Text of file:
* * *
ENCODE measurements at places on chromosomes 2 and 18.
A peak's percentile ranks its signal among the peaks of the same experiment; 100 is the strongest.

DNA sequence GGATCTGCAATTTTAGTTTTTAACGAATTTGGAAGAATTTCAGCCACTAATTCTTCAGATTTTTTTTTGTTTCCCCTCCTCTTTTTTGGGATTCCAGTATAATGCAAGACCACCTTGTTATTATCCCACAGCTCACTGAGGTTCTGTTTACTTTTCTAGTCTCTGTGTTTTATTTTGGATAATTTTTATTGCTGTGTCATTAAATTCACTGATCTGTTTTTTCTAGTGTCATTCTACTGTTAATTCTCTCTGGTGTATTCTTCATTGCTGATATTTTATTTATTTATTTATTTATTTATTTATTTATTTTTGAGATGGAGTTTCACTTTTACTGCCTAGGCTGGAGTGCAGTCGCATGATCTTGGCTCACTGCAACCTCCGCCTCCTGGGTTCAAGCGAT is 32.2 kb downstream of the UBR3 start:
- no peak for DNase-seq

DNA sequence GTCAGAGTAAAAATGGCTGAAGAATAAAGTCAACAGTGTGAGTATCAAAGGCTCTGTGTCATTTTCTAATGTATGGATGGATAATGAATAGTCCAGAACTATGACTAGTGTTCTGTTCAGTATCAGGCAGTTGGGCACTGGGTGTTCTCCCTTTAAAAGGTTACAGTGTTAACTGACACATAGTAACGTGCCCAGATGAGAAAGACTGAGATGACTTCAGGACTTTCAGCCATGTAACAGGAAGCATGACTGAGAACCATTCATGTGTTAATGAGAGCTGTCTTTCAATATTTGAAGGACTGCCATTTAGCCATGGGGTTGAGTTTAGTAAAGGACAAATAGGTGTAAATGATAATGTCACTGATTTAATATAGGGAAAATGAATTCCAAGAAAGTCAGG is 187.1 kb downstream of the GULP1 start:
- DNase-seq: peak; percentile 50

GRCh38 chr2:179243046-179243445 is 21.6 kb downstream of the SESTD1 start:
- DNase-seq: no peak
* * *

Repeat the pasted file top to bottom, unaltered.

ENCODE measurements at places on chromosomes 2 and 18.
A peak's percentile ranks its signal among the peaks of the same experiment; 100 is the strongest.

DNA sequence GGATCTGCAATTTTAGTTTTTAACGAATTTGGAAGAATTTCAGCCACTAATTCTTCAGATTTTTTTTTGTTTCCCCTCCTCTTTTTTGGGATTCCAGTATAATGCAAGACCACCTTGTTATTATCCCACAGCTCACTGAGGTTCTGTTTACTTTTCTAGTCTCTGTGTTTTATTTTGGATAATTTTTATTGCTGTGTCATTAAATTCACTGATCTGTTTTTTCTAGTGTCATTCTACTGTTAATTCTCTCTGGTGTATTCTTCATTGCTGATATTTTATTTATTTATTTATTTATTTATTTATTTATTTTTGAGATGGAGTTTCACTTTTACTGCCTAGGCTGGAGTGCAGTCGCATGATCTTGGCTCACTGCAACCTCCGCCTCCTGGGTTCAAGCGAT is 32.2 kb downstream of the UBR3 start:
- no peak for DNase-seq

DNA sequence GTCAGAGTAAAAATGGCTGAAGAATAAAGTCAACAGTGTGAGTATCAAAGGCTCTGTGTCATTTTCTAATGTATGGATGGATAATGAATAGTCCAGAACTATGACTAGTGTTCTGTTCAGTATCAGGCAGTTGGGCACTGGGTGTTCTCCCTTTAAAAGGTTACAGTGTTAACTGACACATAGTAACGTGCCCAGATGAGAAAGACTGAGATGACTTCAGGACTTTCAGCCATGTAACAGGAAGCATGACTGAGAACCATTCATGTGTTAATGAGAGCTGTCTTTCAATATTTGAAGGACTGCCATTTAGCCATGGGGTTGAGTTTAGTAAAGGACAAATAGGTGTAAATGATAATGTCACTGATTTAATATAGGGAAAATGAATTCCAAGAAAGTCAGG is 187.1 kb downstream of the GULP1 start:
- DNase-seq: peak; percentile 50

GRCh38 chr2:179243046-179243445 is 21.6 kb downstream of the SESTD1 start:
- DNase-seq: no peak